Strawberries and poly tunnels

Thanks to the 50 or so of you who responded to my musings on whether it would be a good idea to grow at least some of our strawberries under tunnels to protect them from the weather and consequent losses (newsletter of 14th June.) The original post is Strawberries at Wash Farm in Devonhere.

There was a (very) small majority who felt that the eyesore was justified by benefit but is was a close thing. My views have changed over the years from being very anti tunnels to thinking that they are justified for intensive crops like strawberries. We will do some costings to check that it makes economical sense and the final decision will lie with our suppliers; in Devon that, means John, the farm manager. If it works economically we will not discourage it as we have in the past.  

Responding to a few specific points raised in the responses

  • An acre (originally defined as the area that one man could plough with one horse in a day) is 4000 square metres; 15 time the paying area of a tennis court or just over half the area of a premier league football pitch. So to supply all our 60,000 customers with strawberries would require about 8 acres of tunnels or about 5 football pitches.
  • Extending the season; there was an over whelming majority who felt that tunnels were not justified to extend the season. Most people were happy to have a relatively short “natural season”. Tunnels can extend the season but this would not be our motivation; we and you seem perfectly happy with it as it is.
  • The plastic lasts 3 to five years and would be recycled after use
  • The plastic is usually clear and would appear white but some people have successfully used green. I am not convinced this is an aesthetic benefit.
  • On flavour: My views have changed from a prejudice against tunnels as promoting lush growth and reducing light levels and therefore flavour. In practice we find that the best flavour comes from the plants with the best growing conditions. We often get unpleasant off flavours when plants suffer stress. I suspect that on average the fruit would be better from under tunnels.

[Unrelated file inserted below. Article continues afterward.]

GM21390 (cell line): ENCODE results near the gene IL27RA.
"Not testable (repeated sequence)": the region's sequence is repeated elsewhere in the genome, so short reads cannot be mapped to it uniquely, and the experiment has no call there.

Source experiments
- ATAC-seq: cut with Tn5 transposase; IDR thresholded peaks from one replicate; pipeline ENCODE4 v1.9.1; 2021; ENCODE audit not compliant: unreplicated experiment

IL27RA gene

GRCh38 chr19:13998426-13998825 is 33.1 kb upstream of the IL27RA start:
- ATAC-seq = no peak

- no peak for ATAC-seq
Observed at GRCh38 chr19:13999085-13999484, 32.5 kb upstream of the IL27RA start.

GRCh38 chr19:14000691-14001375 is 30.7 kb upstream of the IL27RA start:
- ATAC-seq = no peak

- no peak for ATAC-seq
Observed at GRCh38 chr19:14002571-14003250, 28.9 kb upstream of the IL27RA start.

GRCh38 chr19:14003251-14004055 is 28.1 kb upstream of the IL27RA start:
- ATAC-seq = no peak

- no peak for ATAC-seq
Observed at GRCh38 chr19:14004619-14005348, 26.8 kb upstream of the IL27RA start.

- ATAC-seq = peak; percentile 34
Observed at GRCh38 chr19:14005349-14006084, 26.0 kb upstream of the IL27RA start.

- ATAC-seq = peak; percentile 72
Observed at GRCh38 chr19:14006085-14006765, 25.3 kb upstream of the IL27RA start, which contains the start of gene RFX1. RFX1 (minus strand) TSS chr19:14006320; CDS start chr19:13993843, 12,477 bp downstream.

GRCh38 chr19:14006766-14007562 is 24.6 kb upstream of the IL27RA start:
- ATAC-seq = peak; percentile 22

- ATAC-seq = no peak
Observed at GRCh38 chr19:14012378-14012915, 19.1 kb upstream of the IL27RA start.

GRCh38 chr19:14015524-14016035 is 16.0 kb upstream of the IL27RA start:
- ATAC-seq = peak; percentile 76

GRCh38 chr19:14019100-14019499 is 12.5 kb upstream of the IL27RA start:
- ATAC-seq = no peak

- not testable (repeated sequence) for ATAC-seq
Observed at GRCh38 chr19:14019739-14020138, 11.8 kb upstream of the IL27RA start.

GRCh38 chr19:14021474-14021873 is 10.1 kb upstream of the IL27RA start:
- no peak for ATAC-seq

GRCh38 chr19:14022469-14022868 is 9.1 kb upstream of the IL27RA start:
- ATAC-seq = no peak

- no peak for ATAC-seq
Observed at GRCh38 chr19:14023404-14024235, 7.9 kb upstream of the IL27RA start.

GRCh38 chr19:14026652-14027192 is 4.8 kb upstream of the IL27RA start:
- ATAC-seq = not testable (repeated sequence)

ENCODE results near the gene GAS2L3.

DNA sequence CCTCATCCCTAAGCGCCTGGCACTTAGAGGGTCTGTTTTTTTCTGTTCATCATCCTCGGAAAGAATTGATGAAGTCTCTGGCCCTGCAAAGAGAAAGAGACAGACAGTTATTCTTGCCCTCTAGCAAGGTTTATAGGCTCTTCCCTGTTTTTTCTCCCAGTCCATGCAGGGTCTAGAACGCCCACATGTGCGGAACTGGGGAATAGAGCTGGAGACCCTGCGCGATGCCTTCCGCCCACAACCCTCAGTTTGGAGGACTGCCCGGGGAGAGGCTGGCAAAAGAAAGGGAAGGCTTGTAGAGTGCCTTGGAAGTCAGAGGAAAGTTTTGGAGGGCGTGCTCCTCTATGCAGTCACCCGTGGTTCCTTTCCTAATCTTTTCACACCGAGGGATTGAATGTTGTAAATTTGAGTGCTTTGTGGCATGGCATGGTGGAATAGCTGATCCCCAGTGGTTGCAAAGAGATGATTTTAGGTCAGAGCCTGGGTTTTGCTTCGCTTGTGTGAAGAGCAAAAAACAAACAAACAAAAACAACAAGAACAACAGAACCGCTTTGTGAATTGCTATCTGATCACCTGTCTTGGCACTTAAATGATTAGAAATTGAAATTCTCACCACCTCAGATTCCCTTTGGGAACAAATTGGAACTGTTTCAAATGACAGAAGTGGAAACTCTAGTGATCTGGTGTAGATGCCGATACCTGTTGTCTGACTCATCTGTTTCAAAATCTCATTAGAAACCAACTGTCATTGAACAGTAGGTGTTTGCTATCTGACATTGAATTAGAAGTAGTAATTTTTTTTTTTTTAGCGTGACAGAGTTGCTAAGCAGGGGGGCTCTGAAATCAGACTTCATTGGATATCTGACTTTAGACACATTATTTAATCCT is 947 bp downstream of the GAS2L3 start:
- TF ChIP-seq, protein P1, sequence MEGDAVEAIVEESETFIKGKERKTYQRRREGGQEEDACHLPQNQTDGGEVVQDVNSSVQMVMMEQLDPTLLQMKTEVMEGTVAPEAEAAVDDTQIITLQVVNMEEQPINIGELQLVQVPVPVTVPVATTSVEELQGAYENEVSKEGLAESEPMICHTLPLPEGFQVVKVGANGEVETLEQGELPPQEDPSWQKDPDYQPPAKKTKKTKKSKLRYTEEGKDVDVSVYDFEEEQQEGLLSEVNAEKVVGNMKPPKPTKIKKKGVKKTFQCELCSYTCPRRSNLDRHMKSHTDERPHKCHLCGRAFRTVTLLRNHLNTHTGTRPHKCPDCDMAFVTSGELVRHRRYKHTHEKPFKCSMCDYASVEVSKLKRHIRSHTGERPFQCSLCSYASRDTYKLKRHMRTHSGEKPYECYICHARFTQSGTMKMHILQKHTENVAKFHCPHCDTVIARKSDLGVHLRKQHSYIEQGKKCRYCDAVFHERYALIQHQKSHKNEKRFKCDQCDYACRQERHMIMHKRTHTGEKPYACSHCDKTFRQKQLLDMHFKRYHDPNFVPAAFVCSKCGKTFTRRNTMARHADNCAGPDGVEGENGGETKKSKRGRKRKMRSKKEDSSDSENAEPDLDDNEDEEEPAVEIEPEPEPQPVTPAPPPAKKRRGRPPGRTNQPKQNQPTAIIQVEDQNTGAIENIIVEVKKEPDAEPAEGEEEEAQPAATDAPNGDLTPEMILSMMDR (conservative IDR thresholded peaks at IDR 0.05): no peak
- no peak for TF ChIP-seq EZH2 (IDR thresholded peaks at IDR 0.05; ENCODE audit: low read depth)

Hope that is interesting


5 responses to “Strawberries and poly tunnels

  1. Hi there – interesting topic. Soil Association are running a consultation about protected growing that you and your readers may find interesting. Have your say on the benefits and limitations of glasshouse and polytunnel growing, until 7th July here:

  2. Sorry for coming into the debate so late! I was pleased to see that there was an overwhelming majority who felt that tunnels were not justified to extend the season. I too am in that camp, and I’d say that expecting things only when they are in season is one of the fundamental principles of organic vegetable box schemes and organic farming. You have responded that tunnels can extend the season but this would not be the motivation as everyone seems perfectly happy with it as it is. That seems to leave just one motivation which is about growing more strawberries and not losing any to fungal disease. But that’s the same argument given for intensive agricultural practices and the use of fungicides. Even if the polytunnels are recycled, what about the environmental damage caused by their production i.e. the energy used in the production of plastic and the transportation of the them. Also, plastic is an oil based product and very toxic to the environment in it’s production. I do feel the debate was couched in the wrong terms. I’m not concerned about whether or not they are an ‘eyesore’, but rather what the environmental implications are, which seem to be detrimental.

  3. Richard Holling

    Better to have poly tunnels and an eyesore, than a view of barren fields in the future.
    People will not stop buying foreign strawberries unless there are British ones in the shops.
    Better poly tunnels than the road and air food miles.

  4. Kate Maciver-Redwood

    Certainly the strawberries grown here in the Tamar Valley under plastic (also honey eye variety) tasted so much better than the Riverford ones last year – I actually had to spit yours out they were so ghastly.

    If you have problems with planning permission at Wash and you’d like to have some grown here, I’m sure we could organise something.

  5. If you put the strawberries in polytunnels, could you get double use of the tunnels by planting a vine of desssert grapes outside each tunnel and running a vine up the centre of the roof. I notice you are getting grapes from france at the moment. I am in the south east and the grapes
    in my greenhouse are very nearly ripe, in the south west they probably would be ripe now. In the centre of the tunnel roof it would also provide a little welcome shade for the strawberry pickers too.

Leave a Reply

Your email address will not be published. Required fields are marked *